Two examples of many worthwhile conclusions that Lornell presents merit special mention: First, folk musicians are influenced by their roots, families, and surroundings (p. 13). Even if they leave this environment, perhaps to seek professional careers elsewhere, they are "bred in the bone," a provocative phrase the author borrowed from the title of a book by Robertson Davies. The phrase suggests that folk musicians remain "intrinsically tied to the music they inherited."

Second, Lornell acknowledges that factors in our society continue to reduce America's distinctive and regional ethnic characteristics (p. 29). As one cause of this shift, he suggests that instant communication, improved long-distance transportation, and literacy for the masses have increased acculturation in our era. He also cites the notion that recordings have reduced the need for direct contact by consumers with folk musicians, creating a professionalism that breeds standardization. In fact, Lornell ties the history of modern American folk music directly to the evolution of the radio and recording industries. He concludes that, although distinctive characteristics are still strong, they are slowly dissipating.

Introducing American Folk Music, despite weaknesses in writing and editing, will be valuable as a textbook or a supplementary resource for courses that focus on American folk music. It will also be beneficial in courses that emphasize the links between folk and American popular music.

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Last modified on Monday, 22/10/2018

David Willoughby

When DAVID WILLOUGHBY, professor emeritus at Eastern New Mexico University (ENMU), retired in 1993 after 20 years of teaching music in Portales, NM, he returned to his roots in Central Pennsylvania. His educational background includes music degrees from Lebanon Valley College (Annville, PA) - BS; Miami University (Oxford, OH) - MEd; and the Eastman School of Music of the University of Rochester (Rochester, NY) - PhD.

During Dr. Willoughby's career in music, he has worn many hats:

  • Music teacher in public schools (Arcanum, OH, and Mariemont, OH) and at three institutions of higher education: Elizabethtown College (1960-1970, Elizabethtown, PA); Eastern New Mexico University (1973-1993, Portales, NM); and Susquehanna University (1993-1996, Selinsgrove, PA).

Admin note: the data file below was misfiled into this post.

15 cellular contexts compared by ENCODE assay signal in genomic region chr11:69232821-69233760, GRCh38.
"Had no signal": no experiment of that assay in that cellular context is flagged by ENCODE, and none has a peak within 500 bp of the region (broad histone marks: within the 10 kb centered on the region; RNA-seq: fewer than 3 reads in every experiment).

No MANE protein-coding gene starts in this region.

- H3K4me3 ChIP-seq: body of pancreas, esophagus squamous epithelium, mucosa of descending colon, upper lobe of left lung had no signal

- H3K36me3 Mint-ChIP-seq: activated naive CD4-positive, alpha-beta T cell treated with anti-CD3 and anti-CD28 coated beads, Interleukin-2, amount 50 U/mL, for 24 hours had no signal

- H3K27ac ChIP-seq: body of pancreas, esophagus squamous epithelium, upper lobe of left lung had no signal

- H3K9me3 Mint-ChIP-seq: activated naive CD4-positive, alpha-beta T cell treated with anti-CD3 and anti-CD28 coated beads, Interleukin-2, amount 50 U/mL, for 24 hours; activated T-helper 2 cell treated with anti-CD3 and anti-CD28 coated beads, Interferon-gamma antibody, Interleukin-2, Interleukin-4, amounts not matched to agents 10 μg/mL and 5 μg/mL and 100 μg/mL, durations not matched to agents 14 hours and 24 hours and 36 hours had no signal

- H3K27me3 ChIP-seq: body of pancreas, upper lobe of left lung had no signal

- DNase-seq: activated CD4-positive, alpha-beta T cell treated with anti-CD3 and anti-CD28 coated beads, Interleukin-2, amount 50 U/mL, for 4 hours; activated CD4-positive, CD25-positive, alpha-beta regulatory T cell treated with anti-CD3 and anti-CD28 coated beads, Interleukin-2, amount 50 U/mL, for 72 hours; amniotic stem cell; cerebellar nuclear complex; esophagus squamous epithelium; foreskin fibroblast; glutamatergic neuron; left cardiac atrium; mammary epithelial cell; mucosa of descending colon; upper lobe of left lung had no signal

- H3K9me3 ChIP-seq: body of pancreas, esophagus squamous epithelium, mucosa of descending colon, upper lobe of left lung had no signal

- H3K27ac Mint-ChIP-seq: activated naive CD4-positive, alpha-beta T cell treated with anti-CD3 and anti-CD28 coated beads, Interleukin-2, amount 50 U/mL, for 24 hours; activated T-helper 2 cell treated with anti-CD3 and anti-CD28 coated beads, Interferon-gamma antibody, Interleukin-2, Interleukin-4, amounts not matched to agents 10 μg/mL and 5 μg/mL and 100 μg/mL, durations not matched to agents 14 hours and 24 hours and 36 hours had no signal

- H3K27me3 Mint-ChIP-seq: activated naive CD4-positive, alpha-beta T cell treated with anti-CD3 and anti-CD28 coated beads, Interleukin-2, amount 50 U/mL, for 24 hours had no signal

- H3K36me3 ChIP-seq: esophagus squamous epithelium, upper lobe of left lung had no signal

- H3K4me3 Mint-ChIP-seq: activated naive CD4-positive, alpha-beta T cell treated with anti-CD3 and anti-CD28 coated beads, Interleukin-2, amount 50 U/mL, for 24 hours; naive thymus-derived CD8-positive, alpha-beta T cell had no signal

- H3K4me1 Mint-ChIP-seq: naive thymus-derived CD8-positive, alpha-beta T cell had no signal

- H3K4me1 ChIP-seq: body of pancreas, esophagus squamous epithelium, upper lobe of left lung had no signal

• Double bass player (during more than five decades) in symphony orchestras (Harrisburg, PA; Roswell, NM; and Hershey, PA), various ensembles, and jazz combos.
  • Author of The World of Music (music appreciation textbook of which seven editions were published between 1990 and 2010).
  • CMS Member-at-Large for Music in General Studies (MGS). During Dave's term on the CMS Board, he directed the Wingspread Conference on MGS (1981 - Racine, WI) and the first MGS Summer Institute (1982 - Boulder, CO).
  • CMS President in 1987 and 1988.
  • Editor of CMS Newsletter (for nine academic years).
  • Church choir director in PA and NY.
  • Administrative Associate (1970-1973) of the Contemporary Music Project (CMP) that was based in Washington, DC and funded by The Ford Foundation.
  • Radio Host of a series of hour-long weekly music programs that explored the wide diversity of musical traditions and styles. Between 1983 and 1993, these weekly programs were produced in Portales, NM, and aired on public radio by station KENM-FM.

David Willoughby and his wife, Barbara English Maris (CMS President in 1981 and 1982), are retired and live in Elizabethtown, PA.